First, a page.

Gap Fade June 2006

A losing month with the gap strategy

I write this article on 1 July 2006 which is midway between 2 months (June and July) which have each been profitable using the Raw Gap Fade strategy for the previous 4 years . The theory that I put forward for this profitability during the summer months is that the markets during the summer tend to be less volatile and therefore more likely to retrace to the previous day's close and fill the gap.

June 2006 shows us a Raw Gap Fade strategy loss of 30.25 Emini S&P500 points. Now remember that the word raw in Raw Gap Fade means that this is just a benchmark against which to measure your own gap strategy and does not use stop losses. Not using stop losses is not recommended.

Let's take a look at the Profit/Loss profile over the month of June 2006.

We can see from the chart above that most of our losses came from 3 days. If the gap doesn't fill then we measure our loss from the opening price to the closing price.

Our three major losses when added together came to a total loss of just 1 tick shy of 60 points! That's a lot of loss for 3 trades. Looking at this chart you might think that using a 5 point stop could have solved all of your problems right?

It certainly looks logical. A 5 point stop loss would have taken those 3 big losers from 60 points of loss to 15 points adding 45 points back into your pocket and turning the 30 point losing month into a 15 point winning month. On the face of it, it certainly looks like it.

Max possible draw down

Now let's take a look at the next chart. What I have done here is to take the Profit/Loss chart from above and added in a Max Possible Draw Down bar - colored maroon.

I state that this is a possible draw down because I am working with daily Open High Low Close (OHLC) data at the moment and using this data we cannot tell if the target was hit before or after the draw down was experienced. Although I have access to lower time frame data I am not going to use it now because a lot of you reading this article do not have access to anything finer than daily data and I want to make this sort of research (the ability for you to continue the research) accessible to everyone.

The maroon bar shows the most adverse movement against our trade during the day. (Remember that this move may have come after our trade was closed out - but we don't know that.)

If we assume the worst case scenario, that each adverse move happened before the target was hit, then you will see that our suggestion of using a 5 point stop above, was in fact not such a great one. There are now 6 days which closed profitable in the month but would have been stopped out at a 5 point loss because of the use of a 5 point stop loss rule. Not only does that add 30 points of loss to the strategy but also removes the amount of profit that is currently sitting in our benchmark strategy for those days.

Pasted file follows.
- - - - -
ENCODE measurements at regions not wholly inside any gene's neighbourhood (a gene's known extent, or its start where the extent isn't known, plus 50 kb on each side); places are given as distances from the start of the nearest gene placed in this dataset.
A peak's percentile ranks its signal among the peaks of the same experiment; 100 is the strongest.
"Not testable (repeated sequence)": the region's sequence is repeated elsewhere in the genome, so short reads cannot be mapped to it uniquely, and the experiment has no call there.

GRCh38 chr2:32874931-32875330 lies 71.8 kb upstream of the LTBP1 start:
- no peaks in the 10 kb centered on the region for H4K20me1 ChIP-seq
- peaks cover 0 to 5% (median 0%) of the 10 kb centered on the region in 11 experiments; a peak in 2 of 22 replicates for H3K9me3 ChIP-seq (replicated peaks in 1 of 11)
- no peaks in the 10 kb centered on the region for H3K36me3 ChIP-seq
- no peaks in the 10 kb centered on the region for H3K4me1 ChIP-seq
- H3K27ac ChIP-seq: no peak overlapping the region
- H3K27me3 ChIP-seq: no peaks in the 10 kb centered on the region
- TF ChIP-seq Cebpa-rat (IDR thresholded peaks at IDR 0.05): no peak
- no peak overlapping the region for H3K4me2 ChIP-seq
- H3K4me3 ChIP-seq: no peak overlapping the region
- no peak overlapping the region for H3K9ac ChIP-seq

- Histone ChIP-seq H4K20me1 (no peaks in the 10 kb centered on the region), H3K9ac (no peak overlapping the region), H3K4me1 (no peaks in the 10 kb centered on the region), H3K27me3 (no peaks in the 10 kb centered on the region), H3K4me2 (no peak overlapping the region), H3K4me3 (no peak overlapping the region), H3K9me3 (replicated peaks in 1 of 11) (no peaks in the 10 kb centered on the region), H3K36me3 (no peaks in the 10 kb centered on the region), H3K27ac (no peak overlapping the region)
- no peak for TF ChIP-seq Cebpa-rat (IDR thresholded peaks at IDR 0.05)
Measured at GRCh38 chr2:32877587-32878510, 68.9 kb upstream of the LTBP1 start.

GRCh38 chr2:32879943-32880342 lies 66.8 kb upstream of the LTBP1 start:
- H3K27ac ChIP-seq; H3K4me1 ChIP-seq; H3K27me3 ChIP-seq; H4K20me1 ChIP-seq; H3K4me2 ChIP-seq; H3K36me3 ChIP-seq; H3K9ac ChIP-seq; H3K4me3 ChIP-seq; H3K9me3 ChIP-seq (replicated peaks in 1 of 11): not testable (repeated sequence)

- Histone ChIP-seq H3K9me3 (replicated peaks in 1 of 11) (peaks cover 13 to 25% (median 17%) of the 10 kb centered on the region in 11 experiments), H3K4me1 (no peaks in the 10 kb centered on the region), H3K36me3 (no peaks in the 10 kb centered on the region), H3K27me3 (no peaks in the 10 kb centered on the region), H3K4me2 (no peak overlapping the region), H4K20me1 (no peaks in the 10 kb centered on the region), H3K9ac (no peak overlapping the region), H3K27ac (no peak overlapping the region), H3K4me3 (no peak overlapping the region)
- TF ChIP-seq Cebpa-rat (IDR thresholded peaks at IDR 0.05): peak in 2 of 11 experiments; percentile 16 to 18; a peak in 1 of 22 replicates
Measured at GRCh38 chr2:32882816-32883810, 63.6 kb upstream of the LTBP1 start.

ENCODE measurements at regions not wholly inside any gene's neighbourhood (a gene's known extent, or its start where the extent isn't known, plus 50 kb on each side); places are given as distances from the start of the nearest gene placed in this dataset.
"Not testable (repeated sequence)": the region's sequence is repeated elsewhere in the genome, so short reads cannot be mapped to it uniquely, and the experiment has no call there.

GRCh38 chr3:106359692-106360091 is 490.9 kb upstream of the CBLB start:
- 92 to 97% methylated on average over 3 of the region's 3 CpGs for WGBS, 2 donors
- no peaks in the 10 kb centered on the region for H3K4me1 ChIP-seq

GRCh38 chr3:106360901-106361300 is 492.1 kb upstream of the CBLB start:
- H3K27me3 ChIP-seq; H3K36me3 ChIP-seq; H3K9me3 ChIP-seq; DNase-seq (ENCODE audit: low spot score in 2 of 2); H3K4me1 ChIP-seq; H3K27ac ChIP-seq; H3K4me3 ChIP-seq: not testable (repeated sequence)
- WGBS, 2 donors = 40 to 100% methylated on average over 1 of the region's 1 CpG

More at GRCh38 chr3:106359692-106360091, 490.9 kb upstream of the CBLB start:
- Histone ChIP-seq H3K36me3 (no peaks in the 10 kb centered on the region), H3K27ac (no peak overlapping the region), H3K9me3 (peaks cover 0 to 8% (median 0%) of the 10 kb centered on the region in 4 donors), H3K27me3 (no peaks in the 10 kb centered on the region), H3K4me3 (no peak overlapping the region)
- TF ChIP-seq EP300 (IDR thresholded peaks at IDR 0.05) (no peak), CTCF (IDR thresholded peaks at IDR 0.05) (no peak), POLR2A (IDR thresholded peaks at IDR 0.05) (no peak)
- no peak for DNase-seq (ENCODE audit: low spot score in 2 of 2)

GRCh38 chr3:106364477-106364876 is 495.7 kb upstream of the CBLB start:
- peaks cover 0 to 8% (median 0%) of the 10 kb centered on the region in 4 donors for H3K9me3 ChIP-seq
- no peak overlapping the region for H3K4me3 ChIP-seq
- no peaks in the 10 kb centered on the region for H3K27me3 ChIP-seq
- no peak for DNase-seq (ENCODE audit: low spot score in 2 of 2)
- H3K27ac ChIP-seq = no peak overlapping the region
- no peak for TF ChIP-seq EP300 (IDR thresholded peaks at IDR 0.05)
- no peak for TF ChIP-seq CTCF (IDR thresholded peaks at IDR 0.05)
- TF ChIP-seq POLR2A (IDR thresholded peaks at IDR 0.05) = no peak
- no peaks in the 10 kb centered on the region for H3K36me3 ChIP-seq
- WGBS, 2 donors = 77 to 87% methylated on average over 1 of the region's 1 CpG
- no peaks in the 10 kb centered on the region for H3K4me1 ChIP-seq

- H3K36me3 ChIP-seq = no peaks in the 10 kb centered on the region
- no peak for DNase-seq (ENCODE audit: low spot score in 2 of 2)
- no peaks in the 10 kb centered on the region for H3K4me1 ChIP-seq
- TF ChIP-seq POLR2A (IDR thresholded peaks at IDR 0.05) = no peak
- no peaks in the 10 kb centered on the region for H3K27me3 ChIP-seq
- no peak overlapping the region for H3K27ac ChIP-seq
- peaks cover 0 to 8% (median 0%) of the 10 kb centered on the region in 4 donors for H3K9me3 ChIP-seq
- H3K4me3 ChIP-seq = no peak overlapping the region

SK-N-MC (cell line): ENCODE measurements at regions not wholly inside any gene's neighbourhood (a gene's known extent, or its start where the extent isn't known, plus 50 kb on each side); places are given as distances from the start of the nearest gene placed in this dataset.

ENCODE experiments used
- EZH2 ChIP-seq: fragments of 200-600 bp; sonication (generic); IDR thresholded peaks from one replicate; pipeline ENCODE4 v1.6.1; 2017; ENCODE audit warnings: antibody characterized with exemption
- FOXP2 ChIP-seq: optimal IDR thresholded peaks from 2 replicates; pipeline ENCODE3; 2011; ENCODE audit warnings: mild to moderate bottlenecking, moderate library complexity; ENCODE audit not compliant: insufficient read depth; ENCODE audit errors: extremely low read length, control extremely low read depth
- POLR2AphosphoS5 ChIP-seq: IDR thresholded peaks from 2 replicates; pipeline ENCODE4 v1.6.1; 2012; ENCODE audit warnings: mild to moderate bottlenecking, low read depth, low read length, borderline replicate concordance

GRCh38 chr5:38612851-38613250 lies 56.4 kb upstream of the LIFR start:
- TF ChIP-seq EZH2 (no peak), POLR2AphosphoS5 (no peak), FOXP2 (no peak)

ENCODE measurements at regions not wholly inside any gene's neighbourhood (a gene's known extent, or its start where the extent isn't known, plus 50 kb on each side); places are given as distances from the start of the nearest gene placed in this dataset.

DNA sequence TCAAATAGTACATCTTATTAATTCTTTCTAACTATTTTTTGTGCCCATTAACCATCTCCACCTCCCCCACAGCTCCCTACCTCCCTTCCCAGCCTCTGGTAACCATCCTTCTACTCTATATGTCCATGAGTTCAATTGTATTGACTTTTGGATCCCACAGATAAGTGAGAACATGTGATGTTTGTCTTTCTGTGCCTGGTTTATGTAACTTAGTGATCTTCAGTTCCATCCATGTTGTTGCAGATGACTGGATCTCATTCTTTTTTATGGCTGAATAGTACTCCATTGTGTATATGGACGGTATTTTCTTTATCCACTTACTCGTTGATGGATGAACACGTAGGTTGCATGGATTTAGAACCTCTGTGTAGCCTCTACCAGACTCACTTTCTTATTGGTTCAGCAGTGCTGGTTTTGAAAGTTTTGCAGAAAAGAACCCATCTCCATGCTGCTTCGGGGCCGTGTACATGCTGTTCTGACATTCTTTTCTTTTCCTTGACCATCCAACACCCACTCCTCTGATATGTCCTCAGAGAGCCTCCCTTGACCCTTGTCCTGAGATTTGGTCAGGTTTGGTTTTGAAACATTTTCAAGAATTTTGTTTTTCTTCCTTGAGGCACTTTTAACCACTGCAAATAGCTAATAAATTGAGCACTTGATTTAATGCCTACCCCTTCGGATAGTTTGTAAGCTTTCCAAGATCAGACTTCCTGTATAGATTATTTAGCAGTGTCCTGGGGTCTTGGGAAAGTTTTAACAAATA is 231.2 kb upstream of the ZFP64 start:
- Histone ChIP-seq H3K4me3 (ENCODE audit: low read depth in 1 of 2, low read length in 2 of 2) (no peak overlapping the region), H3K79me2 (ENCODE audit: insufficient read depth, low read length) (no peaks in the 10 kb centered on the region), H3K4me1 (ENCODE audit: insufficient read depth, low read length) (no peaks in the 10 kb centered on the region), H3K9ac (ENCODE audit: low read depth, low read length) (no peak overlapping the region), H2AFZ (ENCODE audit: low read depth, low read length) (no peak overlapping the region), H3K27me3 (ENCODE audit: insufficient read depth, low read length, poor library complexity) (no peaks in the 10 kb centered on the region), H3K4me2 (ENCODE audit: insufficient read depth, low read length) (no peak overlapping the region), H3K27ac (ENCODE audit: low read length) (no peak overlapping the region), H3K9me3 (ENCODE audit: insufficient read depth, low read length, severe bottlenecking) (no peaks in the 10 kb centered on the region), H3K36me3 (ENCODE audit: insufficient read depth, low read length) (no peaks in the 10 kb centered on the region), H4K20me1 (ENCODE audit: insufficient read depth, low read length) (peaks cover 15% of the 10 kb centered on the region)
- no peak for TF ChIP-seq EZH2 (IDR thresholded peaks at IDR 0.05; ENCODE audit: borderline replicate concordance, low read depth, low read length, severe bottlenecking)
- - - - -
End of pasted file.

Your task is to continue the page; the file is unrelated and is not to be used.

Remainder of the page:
To stop or not?

There is a question about using stops at all. Should you use a stop loss rule and if so what should it be?

If you decide not to use a stop then what happens? This one is easy to answer. You are not really not using a stop. When your account hits its loss limit your broker will close out your positions and ask you for more money. Your stop is the size of your account. So in effect you do have a stop but it's very big.

Using stops is safer. However, what stop should you use? Too tight and it takes you out of a trade that could have been profitable. Too wide and your stops quickly add up to a losing strategy.

Unfortunately I am unable to answer this question in the Gap Fade strategy for the Emini S&P500 contract - yet. I have tested this strategy a number of times and have never managed to find an optimal stop. My back testing, however, used mathematical types of stops. For example, I tested stops that were a multiple of the gap, fixed size stops, percentages of overnight moves, etc. Nothing that I tested improved the results and made this strategy more accessible to the average trader by limiting the size of loss on any single trade.

I am of the opinion that the type and/or size of stop and the decision to use a stop should be based on a number of factors that are currently very difficult to test with this strategy. Those factors are (1) anticipated day type from early market action, (2) overnight market action as a clue to day type, (3) market backdrop (volatility and ranges).